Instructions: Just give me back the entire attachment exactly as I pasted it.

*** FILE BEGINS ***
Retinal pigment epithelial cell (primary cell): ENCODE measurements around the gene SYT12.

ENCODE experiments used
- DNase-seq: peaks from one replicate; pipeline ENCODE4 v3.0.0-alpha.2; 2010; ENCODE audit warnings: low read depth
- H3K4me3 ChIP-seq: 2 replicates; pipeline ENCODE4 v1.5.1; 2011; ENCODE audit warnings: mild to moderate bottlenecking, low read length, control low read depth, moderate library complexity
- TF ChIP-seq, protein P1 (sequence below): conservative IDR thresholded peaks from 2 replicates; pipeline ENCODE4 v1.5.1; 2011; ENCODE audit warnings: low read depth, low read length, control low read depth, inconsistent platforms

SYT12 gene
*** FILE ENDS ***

Retinal pigment epithelial cell (primary cell): ENCODE measurements around the gene SYT12.

ENCODE experiments used
- DNase-seq: peaks from one replicate; pipeline ENCODE4 v3.0.0-alpha.2; 2010; ENCODE audit warnings: low read depth
- H3K4me3 ChIP-seq: 2 replicates; pipeline ENCODE4 v1.5.1; 2011; ENCODE audit warnings: mild to moderate bottlenecking, low read length, control low read depth, moderate library complexity
- TF ChIP-seq, protein P1 (sequence below): conservative IDR thresholded peaks from 2 replicates; pipeline ENCODE4 v1.5.1; 2011; ENCODE audit warnings: low read depth, low read length, control low read depth, inconsistent platforms

SYT12 gene